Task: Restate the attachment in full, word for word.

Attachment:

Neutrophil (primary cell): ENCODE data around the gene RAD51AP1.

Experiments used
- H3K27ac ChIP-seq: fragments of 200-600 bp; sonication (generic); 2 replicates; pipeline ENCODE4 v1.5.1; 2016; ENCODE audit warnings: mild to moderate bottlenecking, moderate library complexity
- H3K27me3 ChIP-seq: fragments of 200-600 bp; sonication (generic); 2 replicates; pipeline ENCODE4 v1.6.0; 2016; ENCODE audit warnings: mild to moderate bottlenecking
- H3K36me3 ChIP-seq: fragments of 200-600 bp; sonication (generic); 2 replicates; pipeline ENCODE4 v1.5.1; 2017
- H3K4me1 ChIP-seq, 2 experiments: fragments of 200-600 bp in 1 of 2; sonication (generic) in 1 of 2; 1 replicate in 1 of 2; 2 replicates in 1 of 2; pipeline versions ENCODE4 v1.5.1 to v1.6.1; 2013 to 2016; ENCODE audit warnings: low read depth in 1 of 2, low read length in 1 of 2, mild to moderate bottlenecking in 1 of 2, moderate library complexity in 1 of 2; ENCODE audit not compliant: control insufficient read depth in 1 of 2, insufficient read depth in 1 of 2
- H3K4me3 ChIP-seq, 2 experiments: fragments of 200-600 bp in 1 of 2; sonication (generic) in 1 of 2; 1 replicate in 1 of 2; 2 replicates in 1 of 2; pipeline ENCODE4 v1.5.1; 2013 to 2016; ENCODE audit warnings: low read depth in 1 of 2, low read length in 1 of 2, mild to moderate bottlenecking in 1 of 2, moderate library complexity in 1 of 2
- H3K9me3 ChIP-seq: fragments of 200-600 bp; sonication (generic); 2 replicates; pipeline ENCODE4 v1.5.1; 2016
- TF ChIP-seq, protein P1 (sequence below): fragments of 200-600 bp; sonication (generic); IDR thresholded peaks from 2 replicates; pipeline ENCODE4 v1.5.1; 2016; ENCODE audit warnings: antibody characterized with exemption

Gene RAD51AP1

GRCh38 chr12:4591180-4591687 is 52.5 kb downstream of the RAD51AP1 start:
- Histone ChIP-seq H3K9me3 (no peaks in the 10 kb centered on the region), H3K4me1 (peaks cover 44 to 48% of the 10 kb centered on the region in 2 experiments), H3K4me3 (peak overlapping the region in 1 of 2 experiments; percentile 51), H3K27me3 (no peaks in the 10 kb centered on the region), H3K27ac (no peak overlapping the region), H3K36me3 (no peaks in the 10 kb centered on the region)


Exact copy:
Neutrophil (primary cell): ENCODE data around the gene RAD51AP1.

Experiments used
- H3K27ac ChIP-seq: fragments of 200-600 bp; sonication (generic); 2 replicates; pipeline ENCODE4 v1.5.1; 2016; ENCODE audit warnings: mild to moderate bottlenecking, moderate library complexity
- H3K27me3 ChIP-seq: fragments of 200-600 bp; sonication (generic); 2 replicates; pipeline ENCODE4 v1.6.0; 2016; ENCODE audit warnings: mild to moderate bottlenecking
- H3K36me3 ChIP-seq: fragments of 200-600 bp; sonication (generic); 2 replicates; pipeline ENCODE4 v1.5.1; 2017
- H3K4me1 ChIP-seq, 2 experiments: fragments of 200-600 bp in 1 of 2; sonication (generic) in 1 of 2; 1 replicate in 1 of 2; 2 replicates in 1 of 2; pipeline versions ENCODE4 v1.5.1 to v1.6.1; 2013 to 2016; ENCODE audit warnings: low read depth in 1 of 2, low read length in 1 of 2, mild to moderate bottlenecking in 1 of 2, moderate library complexity in 1 of 2; ENCODE audit not compliant: control insufficient read depth in 1 of 2, insufficient read depth in 1 of 2
- H3K4me3 ChIP-seq, 2 experiments: fragments of 200-600 bp in 1 of 2; sonication (generic) in 1 of 2; 1 replicate in 1 of 2; 2 replicates in 1 of 2; pipeline ENCODE4 v1.5.1; 2013 to 2016; ENCODE audit warnings: low read depth in 1 of 2, low read length in 1 of 2, mild to moderate bottlenecking in 1 of 2, moderate library complexity in 1 of 2
- H3K9me3 ChIP-seq: fragments of 200-600 bp; sonication (generic); 2 replicates; pipeline ENCODE4 v1.5.1; 2016
- TF ChIP-seq, protein P1 (sequence below): fragments of 200-600 bp; sonication (generic); IDR thresholded peaks from 2 replicates; pipeline ENCODE4 v1.5.1; 2016; ENCODE audit warnings: antibody characterized with exemption

Gene RAD51AP1

GRCh38 chr12:4591180-4591687 is 52.5 kb downstream of the RAD51AP1 start:
- Histone ChIP-seq H3K9me3 (no peaks in the 10 kb centered on the region), H3K4me1 (peaks cover 44 to 48% of the 10 kb centered on the region in 2 experiments), H3K4me3 (peak overlapping the region in 1 of 2 experiments; percentile 51), H3K27me3 (no peaks in the 10 kb centered on the region), H3K27ac (no peak overlapping the region), H3K36me3 (no peaks in the 10 kb centered on the region)